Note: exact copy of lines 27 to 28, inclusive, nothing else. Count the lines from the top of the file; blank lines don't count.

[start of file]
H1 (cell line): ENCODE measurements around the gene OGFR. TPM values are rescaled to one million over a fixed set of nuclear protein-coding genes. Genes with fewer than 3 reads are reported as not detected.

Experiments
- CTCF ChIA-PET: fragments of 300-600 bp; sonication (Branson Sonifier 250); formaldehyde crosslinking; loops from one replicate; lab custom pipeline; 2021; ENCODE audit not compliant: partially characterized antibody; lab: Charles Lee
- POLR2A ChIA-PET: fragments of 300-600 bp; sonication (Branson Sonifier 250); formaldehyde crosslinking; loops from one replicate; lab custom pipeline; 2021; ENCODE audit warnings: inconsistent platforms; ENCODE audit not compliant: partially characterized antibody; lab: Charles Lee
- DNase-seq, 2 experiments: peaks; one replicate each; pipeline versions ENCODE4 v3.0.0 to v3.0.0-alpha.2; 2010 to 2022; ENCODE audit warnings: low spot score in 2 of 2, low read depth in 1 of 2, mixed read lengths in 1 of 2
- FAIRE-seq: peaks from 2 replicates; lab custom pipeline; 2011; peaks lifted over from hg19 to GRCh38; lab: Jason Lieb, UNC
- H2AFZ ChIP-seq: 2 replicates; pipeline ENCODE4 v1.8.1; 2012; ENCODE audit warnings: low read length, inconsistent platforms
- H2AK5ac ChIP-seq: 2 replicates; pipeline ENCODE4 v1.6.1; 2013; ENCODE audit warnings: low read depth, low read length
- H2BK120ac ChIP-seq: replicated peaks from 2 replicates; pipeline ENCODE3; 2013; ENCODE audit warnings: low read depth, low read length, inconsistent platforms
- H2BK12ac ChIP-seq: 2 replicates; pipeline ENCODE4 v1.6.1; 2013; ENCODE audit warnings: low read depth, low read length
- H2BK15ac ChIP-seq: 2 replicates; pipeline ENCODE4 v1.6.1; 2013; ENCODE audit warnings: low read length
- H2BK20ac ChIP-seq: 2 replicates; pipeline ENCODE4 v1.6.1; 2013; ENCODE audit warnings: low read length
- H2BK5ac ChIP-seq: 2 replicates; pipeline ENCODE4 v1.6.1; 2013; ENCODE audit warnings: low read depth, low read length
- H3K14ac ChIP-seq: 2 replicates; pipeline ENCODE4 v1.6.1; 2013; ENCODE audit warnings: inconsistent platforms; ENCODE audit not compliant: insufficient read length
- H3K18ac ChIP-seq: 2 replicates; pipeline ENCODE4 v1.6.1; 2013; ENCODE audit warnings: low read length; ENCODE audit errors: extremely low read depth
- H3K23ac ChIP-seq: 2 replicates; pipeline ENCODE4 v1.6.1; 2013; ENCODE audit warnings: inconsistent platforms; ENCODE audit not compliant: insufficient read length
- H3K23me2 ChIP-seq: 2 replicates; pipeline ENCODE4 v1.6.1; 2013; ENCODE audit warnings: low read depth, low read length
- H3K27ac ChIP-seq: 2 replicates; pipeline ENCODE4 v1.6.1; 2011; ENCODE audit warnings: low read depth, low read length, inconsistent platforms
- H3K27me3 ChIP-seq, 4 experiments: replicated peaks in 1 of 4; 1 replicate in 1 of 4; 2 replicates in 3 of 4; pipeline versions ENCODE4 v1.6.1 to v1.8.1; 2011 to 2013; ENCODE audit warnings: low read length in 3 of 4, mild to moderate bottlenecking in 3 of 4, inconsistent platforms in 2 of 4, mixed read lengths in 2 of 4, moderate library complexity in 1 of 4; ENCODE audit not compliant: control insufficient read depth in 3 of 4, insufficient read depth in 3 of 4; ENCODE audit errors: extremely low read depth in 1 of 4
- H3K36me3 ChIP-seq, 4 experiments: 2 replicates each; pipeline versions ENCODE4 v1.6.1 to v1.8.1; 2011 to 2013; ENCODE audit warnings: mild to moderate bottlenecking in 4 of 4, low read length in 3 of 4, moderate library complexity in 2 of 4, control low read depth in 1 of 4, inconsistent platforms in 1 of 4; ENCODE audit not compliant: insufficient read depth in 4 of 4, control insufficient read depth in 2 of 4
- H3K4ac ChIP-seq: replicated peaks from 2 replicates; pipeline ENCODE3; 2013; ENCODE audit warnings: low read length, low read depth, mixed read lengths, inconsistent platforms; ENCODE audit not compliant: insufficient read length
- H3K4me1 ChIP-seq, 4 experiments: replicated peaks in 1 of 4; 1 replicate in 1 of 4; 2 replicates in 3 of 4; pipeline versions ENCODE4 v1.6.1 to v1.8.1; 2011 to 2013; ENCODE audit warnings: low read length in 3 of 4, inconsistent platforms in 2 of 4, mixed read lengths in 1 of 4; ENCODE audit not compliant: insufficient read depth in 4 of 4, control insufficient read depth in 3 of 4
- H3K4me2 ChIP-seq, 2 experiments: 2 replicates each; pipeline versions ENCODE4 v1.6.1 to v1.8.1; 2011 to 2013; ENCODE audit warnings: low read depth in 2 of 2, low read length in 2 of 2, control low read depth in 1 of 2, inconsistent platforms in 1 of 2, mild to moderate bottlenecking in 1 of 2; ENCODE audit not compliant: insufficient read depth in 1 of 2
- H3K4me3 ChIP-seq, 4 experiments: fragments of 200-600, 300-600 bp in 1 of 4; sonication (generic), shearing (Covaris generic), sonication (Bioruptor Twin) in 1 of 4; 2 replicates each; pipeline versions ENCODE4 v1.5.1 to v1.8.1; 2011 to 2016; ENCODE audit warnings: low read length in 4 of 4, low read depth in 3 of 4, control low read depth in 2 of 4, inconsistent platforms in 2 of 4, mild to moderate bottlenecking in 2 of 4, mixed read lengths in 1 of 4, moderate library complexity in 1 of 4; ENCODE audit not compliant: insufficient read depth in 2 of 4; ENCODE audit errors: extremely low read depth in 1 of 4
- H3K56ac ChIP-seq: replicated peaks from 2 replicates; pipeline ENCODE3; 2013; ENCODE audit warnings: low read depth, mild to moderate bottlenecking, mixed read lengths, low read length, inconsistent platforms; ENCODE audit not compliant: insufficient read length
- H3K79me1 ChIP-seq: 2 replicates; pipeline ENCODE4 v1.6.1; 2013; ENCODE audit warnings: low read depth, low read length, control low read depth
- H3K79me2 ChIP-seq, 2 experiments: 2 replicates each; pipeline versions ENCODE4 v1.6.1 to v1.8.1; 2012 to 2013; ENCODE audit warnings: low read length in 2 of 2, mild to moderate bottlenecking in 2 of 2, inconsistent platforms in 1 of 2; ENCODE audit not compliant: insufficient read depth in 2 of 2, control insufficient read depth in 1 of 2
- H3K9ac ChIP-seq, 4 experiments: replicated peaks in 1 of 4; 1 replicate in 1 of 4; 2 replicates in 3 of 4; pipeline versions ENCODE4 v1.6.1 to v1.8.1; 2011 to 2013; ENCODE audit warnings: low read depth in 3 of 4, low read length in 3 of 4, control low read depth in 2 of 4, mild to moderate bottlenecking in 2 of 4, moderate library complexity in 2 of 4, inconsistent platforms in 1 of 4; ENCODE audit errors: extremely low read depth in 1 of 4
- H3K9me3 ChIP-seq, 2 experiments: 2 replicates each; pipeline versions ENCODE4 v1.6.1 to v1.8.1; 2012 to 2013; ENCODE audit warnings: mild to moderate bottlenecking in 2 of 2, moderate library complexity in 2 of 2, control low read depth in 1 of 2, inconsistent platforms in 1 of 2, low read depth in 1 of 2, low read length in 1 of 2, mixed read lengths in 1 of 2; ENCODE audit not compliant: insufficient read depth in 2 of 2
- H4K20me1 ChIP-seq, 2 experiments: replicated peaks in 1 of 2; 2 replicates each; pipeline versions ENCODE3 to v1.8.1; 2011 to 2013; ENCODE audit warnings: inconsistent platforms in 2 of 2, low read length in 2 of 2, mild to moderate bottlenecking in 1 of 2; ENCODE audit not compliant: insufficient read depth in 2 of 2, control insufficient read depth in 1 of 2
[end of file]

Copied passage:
- H3K79me2 ChIP-seq, 2 experiments: 2 replicates each; pipeline versions ENCODE4 v1.6.1 to v1.8.1; 2012 to 2013; ENCODE audit warnings: low read length in 2 of 2, mild to moderate bottlenecking in 2 of 2, inconsistent platforms in 1 of 2; ENCODE audit not compliant: insufficient read depth in 2 of 2, control insufficient read depth in 1 of 2
- H3K9ac ChIP-seq, 4 experiments: replicated peaks in 1 of 4; 1 replicate in 1 of 4; 2 replicates in 3 of 4; pipeline versions ENCODE4 v1.6.1 to v1.8.1; 2011 to 2013; ENCODE audit warnings: low read depth in 3 of 4, low read length in 3 of 4, control low read depth in 2 of 4, mild to moderate bottlenecking in 2 of 4, moderate library complexity in 2 of 4, inconsistent platforms in 1 of 4; ENCODE audit errors: extremely low read depth in 1 of 4